I was editing the pictures from the zoo, deep in the geekery of levels and saturation and tone colour. I glanced back at this image and my visceral, limbic predator response fired. “I have been spotted by an apex predator and I am so fucked.”
I think this is the single best picture I have ever taken. It deserves its own post.
“I have seen you and I will eat you and you will die.”
The new lens is regarded by some as the best lens for zoo photography in the world. There’s a rather good zoo an hour or so from here. They have tigers.
In this case, they had one tiger which they had just moved into an enclosure on its own. It was sniffing around and quite literally peeing in all the corners. Some portraits:
Licking its nose. The vomeronasal organ was getting a good wotkout.
Bengal tiger. She’s seen something.
Looking at the camera
“Why are you eating grass?”
“Because I’m a tiger and can do anything I want.”
A friend from work has a niece or god-daughter or some-such. Apparently, said child has a thing for giraffes. When I mentioned we were going to the zoo this weekend, my colleague asked for giraffe pictures.
Happy to oblige, Erica.
Three more giraffes.
Giraffe in profile
Staring at the camera
Another picture of three giraffes
Nibbling some leaves
Sharing from the haybag
No leaves left
We came across a pair of Masked Lapwings today. They are thinking about making a nest. Actually, that is far too sophisticated a description. These birds are legendarily fuckwitted. Just have a look at their tiny little heads and consider the tiny volume that has to contain their entire minds while leaving space for an advanced avionics package. Deep thinkers they are not.
They nest on the ground, choosing (although that verb gives them far too much credit) a location in the open clear of undergrowth. I assume this is because they hate their chicks and want to facilitate faster predation. Having selected a spot, they scoop out a shallow indentation (if they remember) and start laying. Last year a pair decided that a random spot in the middle of the car park was just the ticket. You really have to wonder how that behaviour evolved in.
The pair we met today seemed to have selected a location and were scratching around in the leaf litter in a fairly desultory manner. As we approached to within about 30 metres they started their other signature behaviour: vicious defence of their rubbish location against all interlopers by any means necessary.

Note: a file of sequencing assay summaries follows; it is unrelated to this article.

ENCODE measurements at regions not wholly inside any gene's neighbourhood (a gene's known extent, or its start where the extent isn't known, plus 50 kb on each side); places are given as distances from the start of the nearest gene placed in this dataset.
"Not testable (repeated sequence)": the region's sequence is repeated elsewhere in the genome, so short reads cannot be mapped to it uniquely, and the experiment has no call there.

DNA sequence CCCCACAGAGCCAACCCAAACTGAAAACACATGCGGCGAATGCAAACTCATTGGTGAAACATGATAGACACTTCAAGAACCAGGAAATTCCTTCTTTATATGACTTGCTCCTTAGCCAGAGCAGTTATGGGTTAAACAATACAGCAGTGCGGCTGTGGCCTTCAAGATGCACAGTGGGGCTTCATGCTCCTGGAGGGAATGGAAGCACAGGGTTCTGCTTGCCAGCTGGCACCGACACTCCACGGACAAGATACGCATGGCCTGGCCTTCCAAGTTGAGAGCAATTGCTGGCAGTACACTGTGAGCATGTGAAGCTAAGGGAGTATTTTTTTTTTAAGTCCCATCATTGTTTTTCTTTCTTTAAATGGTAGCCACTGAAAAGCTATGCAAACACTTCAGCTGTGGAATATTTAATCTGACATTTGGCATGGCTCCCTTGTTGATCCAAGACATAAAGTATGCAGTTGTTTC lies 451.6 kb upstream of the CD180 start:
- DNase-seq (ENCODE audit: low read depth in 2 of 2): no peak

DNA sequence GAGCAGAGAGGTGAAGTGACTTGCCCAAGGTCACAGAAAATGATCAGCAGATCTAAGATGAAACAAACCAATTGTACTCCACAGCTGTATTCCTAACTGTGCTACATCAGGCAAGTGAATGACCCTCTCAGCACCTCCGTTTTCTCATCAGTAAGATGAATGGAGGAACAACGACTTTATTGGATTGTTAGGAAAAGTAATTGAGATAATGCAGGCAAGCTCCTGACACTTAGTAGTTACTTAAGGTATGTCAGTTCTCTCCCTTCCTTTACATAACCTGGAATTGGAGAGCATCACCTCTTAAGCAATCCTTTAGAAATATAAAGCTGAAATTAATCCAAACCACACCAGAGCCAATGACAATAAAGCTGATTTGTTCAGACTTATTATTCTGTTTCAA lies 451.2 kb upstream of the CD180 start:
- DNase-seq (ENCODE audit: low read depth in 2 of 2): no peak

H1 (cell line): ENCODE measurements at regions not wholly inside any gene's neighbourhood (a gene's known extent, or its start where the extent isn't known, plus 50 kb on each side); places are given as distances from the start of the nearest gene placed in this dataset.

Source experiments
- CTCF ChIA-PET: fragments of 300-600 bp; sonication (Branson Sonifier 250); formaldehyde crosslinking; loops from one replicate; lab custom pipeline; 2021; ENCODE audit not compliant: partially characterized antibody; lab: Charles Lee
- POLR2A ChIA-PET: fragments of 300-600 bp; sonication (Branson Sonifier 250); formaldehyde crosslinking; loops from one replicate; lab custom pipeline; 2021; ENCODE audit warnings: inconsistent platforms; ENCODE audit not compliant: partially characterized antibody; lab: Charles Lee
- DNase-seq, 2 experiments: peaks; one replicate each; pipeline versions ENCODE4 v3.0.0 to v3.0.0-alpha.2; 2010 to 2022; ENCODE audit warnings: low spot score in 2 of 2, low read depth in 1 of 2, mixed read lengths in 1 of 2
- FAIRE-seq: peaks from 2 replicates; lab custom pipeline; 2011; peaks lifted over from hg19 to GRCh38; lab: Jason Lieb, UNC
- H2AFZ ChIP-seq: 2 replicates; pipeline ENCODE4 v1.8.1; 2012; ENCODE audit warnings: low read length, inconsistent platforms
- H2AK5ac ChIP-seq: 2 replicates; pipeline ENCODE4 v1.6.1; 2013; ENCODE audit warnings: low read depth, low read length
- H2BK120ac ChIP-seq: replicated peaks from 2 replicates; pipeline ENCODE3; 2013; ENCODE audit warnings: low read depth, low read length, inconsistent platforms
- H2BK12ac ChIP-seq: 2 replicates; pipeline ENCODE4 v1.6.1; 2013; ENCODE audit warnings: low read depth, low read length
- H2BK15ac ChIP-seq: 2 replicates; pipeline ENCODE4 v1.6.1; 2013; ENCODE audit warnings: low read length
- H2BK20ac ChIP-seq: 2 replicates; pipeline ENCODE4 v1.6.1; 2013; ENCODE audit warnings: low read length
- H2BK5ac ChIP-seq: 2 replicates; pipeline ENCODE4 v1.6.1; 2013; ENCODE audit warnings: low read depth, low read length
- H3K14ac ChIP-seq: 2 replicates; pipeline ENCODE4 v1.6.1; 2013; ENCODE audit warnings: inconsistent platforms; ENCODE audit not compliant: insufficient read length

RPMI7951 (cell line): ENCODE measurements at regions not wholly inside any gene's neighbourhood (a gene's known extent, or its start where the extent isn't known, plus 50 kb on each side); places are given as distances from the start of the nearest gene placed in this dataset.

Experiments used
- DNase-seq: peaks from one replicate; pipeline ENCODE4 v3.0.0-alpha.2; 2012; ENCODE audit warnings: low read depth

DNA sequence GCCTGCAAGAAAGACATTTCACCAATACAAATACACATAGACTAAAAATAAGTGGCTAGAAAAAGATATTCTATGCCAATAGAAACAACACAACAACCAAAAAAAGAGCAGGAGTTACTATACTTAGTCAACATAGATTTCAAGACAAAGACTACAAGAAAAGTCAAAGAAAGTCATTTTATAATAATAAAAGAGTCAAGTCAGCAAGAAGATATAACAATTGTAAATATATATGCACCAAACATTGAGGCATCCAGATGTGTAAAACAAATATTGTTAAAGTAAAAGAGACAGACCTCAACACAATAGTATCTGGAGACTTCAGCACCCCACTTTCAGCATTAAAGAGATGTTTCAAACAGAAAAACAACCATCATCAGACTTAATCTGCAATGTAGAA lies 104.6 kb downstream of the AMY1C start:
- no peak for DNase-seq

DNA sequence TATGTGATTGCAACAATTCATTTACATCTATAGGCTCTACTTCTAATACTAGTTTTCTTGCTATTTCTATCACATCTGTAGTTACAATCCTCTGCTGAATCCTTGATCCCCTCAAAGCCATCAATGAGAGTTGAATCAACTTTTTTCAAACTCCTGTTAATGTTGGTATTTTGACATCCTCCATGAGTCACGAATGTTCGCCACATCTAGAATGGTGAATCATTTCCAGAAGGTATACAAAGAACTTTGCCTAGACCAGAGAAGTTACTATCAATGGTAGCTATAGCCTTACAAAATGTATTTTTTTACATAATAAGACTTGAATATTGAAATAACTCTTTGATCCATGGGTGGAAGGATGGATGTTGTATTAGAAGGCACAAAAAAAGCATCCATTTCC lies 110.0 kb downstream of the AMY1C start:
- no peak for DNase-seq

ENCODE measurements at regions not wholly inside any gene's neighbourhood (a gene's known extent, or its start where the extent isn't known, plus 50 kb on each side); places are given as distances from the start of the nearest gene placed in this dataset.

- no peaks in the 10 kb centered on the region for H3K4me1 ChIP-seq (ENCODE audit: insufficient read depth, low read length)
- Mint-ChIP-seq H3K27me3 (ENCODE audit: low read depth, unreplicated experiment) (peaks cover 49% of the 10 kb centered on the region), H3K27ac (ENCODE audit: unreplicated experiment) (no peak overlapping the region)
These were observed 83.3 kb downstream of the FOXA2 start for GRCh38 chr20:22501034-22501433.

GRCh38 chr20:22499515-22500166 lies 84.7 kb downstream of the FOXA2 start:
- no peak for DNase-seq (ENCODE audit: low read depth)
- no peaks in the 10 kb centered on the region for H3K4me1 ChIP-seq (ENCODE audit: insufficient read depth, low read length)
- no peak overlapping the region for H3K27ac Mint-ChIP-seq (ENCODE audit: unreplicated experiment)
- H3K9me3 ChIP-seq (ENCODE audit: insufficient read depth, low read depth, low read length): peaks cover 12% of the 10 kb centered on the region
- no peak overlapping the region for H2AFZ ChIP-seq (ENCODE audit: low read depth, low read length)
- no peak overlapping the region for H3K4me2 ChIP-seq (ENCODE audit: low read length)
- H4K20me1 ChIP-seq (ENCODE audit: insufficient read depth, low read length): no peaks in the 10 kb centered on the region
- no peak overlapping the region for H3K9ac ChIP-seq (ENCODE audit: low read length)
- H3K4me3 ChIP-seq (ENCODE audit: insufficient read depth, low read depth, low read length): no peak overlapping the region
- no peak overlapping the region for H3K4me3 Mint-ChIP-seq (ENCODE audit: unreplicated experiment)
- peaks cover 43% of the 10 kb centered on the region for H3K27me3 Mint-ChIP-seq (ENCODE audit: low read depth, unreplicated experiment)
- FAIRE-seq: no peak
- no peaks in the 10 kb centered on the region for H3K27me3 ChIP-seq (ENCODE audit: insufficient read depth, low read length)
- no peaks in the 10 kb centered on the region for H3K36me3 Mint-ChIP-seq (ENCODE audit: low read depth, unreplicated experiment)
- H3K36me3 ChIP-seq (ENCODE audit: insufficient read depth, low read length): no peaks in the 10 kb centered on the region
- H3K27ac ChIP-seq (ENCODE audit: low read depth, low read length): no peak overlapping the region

They both took off (leaving their laughable ‘nest’ entirely undefended – I told you – complete shitwits) and started strafing us from altitude. While Other Bloggers retreated to avoid stressing the birds too much, I pointed the long lens at them and started shooting.
Making another pass
Wings on the upbeat
We left them alone after a few minutes. No matter how entertaining it is to annoy sub-sentient avians, it does come at a large cost to their energy budget. We watched them terrorize some noisy miners, a magpie lark (which is neither a magpie nor a lark), a currawong, several turtles and a duck. Speaking of ducks, this one was being photogenic.
Male Hardhead (Aythya australis)
This new lens (the Canon EF 100-400mm L IS II) is nothing short of brilliant.
Australian White ibis
Obligatory Arty Black and White shot:
Art, that is.
The coots have had an excellent start to the breeding season with six chicks hatched and none lost so far.
They are now about 4-5 weeks old and are starting to wonder what their wings are for. I think it will be a while before this one works it out.
“Mummy, what are these for? I flap them and flap them and nothing happens.”
Also: look at its feet!
Swifts hunt late in the afternoons over the new lake at the botanical gardens. They fly in great swooping turns, then dart along the surface, occasionally diving down to grab a hapless insect.
They’re a challenge to capture. Small, very fast and crossing the field of vision you have to spot them by eye, lift the camera at wide zoom, keep them centred as you zoom in, pan like hell and hope the autofocus is fast enough. The light is fading this late in the afternoon, so the ISO ramps up and the water starts to get noisy.
But, like much photography, take enough pictures and you’ll get a few worth sharing.
Caught a pair
Making a Splash
Flying away from the lens
In a cloud of droplets
Putting power on after a dive
This is why we wait for the afternoon sun
The new lens is bloody awesome.
A duck, beating its wings.
A moorhen, taking objection to something. They do that a lot. Their binominal classification is Galinula tenebrosa, which sounds like a spell from Hogwarts.
Because cockatoos are awesome.
First wingbeat and we’re airborne
I was in the wrong shooting mode. Because I’m an idiot. Still not a bad shot.
More to follow. Many more.
A flock of 25-30 sulphur-crested cockatoos joined us in the botanical gardens today. They were happily demolishing the freshly-laid grass in the new extension area.
We were able to sit amongst them as they rootled around, grumped at each other, fought the lizards and propositioned their prospective or actual mates.
The Other Photographer will have photographs of them interacting on the ground. I practised shooting them in the air. The camera rig now weighs about 4kg, so it takes a bit of hefting to get a shot.
Here are some of the results.
Flying in ground effect
Boots down, wings furling